The latest ideas, particularly the concept of "slicing" use cases, allows it to be used for small agile development teams producing applications. Moreover, Use-Case 2.0 seamlessly scales up to large projects producing the most complex of systems, which is where many teams struggle to use other agile requirements techniques like user stories. Use-Case 2.0 provides all the benefits of user stories with the ability to scale when necessary and easily see how all the requirements relate to each other across all kinds of systems - businesses, systems, and software.
Use-Case 2.0 is among other resources represented by a set of poker-sized cards which makes it easy to be learned and applied by agile teams. The cards are also used to play serious games and stimulate conversations within the team and between teams.
In this presentation Dr. Ivar Jacobson, the creator of use cases, will present Use-Case 2.0 and how to use it by agile teams.
Speaker: Margaret Burnett, moderator: Anita Sarma
Gender inclusiveness in software companies is receiving a lot of attention these days, but it overlooks a potentially critical factor: software itself. Research shows that different people often work differently with software, and that some of these differences statistically cluster by gender. In this talk, we'll begin by presenting a method we call GenderMag, which can be used to find and fix "inclusivity bugs" -- gender biases in software that support people of one gender less well than people of another gender. As we'll explain, at the core of the method are 5 facets of cognitive style differences that are also statistically gender differences, drawn from a large body of foundational work from computer science, psychology, education, communications, and women's studies. We then present some results of using GenderMag on real products - both commercial and open source - and finally focus on practices for taking the method into real world usage.
Speaker: Tim Menzies, moderator: Shane McIntosh
One of the misleading myths about AI is that it will remove the need for programmers - that somehow, programmers will disappear since AI tools will build our software systems. This is just false. There are so many ways to apply SE to AI to SE that human programmers (who know AI methods) will have ready employment, for decades to come.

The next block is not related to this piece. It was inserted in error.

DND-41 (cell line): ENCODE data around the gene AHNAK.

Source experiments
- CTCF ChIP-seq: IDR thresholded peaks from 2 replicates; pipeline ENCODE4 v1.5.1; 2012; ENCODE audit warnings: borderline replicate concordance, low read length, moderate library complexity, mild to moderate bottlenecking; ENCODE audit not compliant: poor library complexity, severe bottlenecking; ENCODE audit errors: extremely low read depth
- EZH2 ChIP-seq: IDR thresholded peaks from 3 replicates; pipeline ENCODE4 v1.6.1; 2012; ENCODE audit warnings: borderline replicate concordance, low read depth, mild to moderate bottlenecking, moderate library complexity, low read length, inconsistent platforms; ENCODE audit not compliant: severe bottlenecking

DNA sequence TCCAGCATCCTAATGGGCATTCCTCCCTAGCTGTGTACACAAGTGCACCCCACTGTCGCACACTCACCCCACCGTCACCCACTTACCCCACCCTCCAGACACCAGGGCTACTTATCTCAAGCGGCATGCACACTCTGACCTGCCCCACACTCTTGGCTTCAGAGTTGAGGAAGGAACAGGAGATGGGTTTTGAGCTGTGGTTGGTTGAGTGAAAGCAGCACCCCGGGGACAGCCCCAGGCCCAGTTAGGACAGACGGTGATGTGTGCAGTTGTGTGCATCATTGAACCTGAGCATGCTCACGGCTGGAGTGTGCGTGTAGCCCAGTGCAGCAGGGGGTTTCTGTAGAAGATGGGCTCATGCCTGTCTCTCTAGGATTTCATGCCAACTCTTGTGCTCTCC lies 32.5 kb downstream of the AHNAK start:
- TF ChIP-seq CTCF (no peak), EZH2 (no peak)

For example, this talk will explore "DUO" which is a synergy between data miners and optimizers. In this partnership, data miners generate the models that are explored by optimizers. Also, optimizers advise how to best adjust the control parameters of a data miner. This combined approach acts like an agent leaning over the shoulder of an analyst that advises "ask this question next" or "ignore that problem, it is not relevant to your goals". Further, those agents can help us build "better" predictive models, where "better" can be either greater predictive accuracy, or faster modeling time (which, in turn, enables the exploration of a wider range of options).
DUO is a dynamic, and growing, field. While small parts of it can be automated, humans programmers are essential to understand, apply and maintain these methods within their organization.
Speaker: Tao Xie, moderator: Robert Dyer
As an example of exploiting the synergy between AI and software engineering, the field of intelligent software engineering has emerged with various advances in recent years. Such a field broadly addresses issues on intelligent [software engineering] and [intelligence software] engineering. The former, intelligent [software engineering], focuses on instilling intelligence in approaches developed to address various software engineering tasks to accomplish high effectiveness and efficiency. The latter, [intelligence software] engineering, focuses on addressing various software engineering tasks for intelligence software, e.g., AI software. This talk will discuss recent research and future directions in the field of intelligent software engineering.
Speakers: Ivar Jacobson and Roly Stimson, moderator: Pekka Abrahamsson
So, what is Essence? Put simply, Essence is an international standard that defines two things:
The Essence language is simple, visual and intuitive. It is designed to help us clearly express the common challenges that we share, and the practices that help us to be successful.
Core language elements include:
The Essence Kernel defines the core concepts that are universal - i.e. to be found wherever and whenever we do software engineering. The authors of the standard had a simple rule - for any concept, if we can think of an example of an endeavor where it is not central or relevant, then it was not included in the kernel. Examples of Kernel Alphas include:
The magic of Essence is that if we simply take the time to share our practices using a common language, and relate then to our shared challenges, then practitioners can easily understand them, compare and contrast them, select the ones that are of most value, see how they fit and work together, and adapt them to meet their needs, all while maintaining absolute clarity and transparency of their way of working at all times.
Speakers: Ivar Jacobson and Brian Kerr, moderator: Pekka Abrahamsson